I’m a big fan of budgets. And I don’t soften the blow by using the term “spending plan” either. I don’t disagree with the name “spending plan” because it is a plan to spend money. But to me that sounds like a trick. It’s a budget, let’s just call it what it is. I guess people get nervous when they hear the word “budget”. They think it means they have to say “No” to things. “It’s not in my budget.” That’s not necessarily the case. A budget is only as constricting as your paycheck. A budget is the first step to building wealth.
Why do you need a budget? To keep control over those dollars, of course! I don’t think you can have control over your money if you aren’t watching where it’s going. Your dollars are like unruly children. If you don’t keep them on a short leash who knows where they will end up!? You want to maximize your money. If you have to say “No” to something because it’s not in your budget it’s not because all of a sudden you can’t afford it. It’s because you’ve consciously decided that you would rather be rich than do that particular activity.
Sometimes people say they have a budget but they really don’t. What they do instead of budgeting is tracking. And tracking is good, you have to track. But the power of tracking your spending is amplified when you couple it with actual budgeting.
I hesitate to even call this budgeting. It’s more tracking. Retroactive Budgeting is when you sit down after the fact and find out where your money went. You aren’t planning ahead but you do know where you are spending your money. You might even fill in a spreadsheet with all your categories and amounts. That’s great. The benefit of retroactive budgeting is that you get to see where your money has been going. The drawback is that you can’t do much about it after the fact. Once it’s spent it’s spent. You can always try harder next month but you still won’t know til the month is over if you succeeded at your task.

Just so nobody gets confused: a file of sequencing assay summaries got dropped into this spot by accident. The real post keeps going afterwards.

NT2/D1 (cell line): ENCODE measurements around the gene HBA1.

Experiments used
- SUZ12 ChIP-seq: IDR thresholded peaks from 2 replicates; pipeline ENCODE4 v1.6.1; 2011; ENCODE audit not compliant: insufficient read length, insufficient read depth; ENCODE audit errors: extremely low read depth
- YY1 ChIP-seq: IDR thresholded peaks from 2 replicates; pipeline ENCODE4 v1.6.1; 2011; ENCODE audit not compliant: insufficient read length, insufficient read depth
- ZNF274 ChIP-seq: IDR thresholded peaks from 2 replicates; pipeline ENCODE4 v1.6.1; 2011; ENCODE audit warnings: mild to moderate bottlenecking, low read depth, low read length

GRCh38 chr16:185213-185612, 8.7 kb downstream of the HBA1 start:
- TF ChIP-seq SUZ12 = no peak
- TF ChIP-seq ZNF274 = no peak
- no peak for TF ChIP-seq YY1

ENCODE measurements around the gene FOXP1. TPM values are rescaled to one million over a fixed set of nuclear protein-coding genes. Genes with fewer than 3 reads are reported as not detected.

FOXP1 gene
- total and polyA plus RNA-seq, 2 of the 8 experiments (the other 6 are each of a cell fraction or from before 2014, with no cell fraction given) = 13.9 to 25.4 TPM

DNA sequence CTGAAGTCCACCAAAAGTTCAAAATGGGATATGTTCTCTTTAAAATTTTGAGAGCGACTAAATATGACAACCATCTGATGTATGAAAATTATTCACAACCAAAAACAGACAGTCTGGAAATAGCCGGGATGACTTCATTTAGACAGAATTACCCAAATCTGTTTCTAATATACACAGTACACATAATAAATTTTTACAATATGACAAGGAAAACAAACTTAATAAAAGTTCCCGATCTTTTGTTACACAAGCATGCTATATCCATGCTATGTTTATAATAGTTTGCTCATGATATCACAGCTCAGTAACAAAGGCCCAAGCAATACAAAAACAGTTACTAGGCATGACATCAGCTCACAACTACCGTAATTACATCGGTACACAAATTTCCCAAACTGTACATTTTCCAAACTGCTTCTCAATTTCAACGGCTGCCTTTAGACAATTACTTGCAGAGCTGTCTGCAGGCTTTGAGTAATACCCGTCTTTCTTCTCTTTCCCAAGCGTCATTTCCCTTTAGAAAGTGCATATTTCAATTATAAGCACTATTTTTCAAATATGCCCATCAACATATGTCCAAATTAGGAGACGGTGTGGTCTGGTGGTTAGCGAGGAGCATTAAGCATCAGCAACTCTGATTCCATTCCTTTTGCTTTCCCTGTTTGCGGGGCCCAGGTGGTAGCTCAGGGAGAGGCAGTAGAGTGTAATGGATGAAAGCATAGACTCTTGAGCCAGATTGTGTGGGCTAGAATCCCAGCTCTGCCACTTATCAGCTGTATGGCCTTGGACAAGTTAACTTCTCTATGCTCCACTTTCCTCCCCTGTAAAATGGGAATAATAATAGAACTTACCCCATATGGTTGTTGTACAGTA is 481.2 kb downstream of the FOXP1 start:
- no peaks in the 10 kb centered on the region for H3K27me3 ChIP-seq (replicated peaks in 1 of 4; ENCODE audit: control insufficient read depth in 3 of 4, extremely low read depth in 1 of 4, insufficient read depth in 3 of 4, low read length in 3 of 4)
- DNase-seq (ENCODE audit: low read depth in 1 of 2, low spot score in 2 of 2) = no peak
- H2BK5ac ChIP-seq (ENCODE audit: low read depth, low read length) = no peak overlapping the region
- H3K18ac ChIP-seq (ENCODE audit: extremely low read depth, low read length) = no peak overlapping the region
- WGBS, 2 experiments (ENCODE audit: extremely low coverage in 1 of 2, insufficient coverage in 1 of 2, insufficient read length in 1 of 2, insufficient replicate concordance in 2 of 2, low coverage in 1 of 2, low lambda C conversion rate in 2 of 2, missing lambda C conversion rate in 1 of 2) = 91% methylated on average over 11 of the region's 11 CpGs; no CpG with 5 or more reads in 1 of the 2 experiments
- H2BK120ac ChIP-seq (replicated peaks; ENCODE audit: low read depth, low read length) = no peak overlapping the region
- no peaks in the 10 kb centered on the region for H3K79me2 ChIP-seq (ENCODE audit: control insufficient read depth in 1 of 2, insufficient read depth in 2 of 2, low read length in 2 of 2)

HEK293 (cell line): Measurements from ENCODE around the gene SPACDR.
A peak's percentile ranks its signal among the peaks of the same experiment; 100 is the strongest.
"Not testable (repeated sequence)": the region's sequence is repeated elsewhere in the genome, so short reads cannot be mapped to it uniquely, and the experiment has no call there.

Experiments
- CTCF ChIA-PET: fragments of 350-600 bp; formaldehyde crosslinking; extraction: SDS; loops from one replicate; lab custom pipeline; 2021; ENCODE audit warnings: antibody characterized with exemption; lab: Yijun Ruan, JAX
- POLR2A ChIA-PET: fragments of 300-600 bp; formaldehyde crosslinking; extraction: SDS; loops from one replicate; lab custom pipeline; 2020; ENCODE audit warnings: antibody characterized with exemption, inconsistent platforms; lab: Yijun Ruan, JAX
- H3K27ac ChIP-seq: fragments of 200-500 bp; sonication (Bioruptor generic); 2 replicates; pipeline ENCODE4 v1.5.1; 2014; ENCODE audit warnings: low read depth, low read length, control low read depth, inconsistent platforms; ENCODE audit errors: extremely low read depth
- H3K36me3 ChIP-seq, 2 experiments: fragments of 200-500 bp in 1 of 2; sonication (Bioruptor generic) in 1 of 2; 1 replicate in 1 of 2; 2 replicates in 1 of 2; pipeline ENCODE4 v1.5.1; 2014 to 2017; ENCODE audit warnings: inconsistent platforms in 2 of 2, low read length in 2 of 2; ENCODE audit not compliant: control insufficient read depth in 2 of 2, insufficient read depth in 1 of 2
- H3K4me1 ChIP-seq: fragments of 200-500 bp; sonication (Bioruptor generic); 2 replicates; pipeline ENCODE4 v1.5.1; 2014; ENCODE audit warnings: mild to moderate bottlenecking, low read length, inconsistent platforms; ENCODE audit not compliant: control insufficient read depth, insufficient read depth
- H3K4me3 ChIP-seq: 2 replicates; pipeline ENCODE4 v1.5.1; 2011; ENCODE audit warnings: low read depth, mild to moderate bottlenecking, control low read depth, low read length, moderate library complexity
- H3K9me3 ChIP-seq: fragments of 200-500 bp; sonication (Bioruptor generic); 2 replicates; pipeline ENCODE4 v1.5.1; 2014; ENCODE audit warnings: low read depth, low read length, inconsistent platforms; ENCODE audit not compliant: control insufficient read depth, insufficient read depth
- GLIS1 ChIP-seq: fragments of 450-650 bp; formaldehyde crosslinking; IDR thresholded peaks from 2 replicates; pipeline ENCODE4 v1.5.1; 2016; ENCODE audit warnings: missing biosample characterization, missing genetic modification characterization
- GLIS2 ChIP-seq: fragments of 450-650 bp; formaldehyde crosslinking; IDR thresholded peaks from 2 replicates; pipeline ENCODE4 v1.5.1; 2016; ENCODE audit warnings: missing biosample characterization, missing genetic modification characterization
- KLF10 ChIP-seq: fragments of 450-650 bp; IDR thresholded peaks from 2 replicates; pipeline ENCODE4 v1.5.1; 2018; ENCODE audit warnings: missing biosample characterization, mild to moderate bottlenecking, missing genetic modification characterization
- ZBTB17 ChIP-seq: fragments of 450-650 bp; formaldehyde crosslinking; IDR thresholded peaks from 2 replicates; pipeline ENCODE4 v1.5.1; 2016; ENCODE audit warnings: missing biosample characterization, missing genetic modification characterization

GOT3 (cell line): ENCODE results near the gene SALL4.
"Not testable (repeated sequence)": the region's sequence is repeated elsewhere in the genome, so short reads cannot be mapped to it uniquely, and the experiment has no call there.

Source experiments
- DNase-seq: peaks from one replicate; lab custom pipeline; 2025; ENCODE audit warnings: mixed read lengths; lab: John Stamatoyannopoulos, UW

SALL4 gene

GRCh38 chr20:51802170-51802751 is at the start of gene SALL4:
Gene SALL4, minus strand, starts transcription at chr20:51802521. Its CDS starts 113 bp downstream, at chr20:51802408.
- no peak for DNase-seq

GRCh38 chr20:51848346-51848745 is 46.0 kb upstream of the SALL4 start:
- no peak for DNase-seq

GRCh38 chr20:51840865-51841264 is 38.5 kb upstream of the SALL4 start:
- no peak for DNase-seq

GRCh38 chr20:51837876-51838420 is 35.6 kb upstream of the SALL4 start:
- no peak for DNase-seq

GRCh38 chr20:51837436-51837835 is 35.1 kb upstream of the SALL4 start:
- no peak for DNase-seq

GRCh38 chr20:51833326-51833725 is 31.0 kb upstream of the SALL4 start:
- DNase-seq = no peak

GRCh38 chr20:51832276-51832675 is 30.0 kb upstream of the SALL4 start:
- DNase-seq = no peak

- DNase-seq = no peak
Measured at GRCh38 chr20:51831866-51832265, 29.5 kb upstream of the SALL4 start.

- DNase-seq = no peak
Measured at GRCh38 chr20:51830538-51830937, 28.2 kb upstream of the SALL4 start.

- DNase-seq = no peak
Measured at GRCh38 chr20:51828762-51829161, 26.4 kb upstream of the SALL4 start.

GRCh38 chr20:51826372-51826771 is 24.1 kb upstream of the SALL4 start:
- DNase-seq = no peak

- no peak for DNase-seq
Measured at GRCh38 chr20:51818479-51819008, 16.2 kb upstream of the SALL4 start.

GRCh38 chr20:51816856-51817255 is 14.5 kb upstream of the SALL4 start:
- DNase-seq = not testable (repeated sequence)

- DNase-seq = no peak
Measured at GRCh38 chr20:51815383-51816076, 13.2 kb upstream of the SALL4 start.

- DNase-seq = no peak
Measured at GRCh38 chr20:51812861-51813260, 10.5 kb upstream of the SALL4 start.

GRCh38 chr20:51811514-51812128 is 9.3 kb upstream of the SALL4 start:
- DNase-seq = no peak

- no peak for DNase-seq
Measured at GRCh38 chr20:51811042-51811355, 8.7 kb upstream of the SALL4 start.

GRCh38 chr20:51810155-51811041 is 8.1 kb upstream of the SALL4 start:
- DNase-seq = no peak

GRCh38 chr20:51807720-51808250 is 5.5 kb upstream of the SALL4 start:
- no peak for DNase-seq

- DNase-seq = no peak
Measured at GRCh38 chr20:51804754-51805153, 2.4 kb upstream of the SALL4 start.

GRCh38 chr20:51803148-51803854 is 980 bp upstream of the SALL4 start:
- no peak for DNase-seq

Proactive Budgeting is when you decide where you are going to spend your money ahead of time. Then as the month moves along you make sure your money is behaving. At the end of each day you sit down and record your spending. When you budget proactively you can make tweaks and adjustments along the way. You always know where you stand. A proactive budget is a tool that you can use to help you make decisions. You will avoid costs, save money, spend wisely, and pay off debt quicker by using a budget.
A budget is a plan. Period. If it’s not a plan it’s not a budget. You are going to spend your money, you might as well spend it consciously.
Do you live on a budget? I’d love to hear the mechanisms of your budget. What do you do and how does it work?
9 thoughts on “Retroactive Budgeting vs. Proactive Budgeting”
As long as I meet my savings goals (which I do by sending the money directly to savings first, no passing “GO,” no collecting $200 :-)), then I only roughly divide the remainder into categories.
If I find that one category collects some additional money on a regular basis, I consider – and often do – send that extra to savings or reallocate it where it is needed more.
I started off by setting aside enough money in savings for all my yearly stuff: homeowner’s and auto insurance, yard and pool maintenance, property taxes, and other yearly fees, so that when those times come, I can just write the darn check and not worry about it. Additionally, many services charge only 11 months’ worth of fees if paid in advance, so that reduces the overall cost. Once the money is spent for the year, then I have to get busy and replenish it for the next year. Oh yes, if its possible to cash-flow any of these expense, I do, to whatever degree I can, thus reducing the pressure to save up the money again for the next year. But I didn’t start off that way. Getting there can be difficult….staying there can be a challenge, but it surely won’t get done without conscious effort!
I’m on the retroactive plan. I typically just look at my spending at the end of the month and then say “wtf am I spending on?!” But I do proactive stuff like automatically transfer money to my savings accounts and to pay off loans. I’d like to do more to prevent unnecessary spending ahead of time, but I’m always hesitant to cut back even further on things that I like doing, like going out with friends.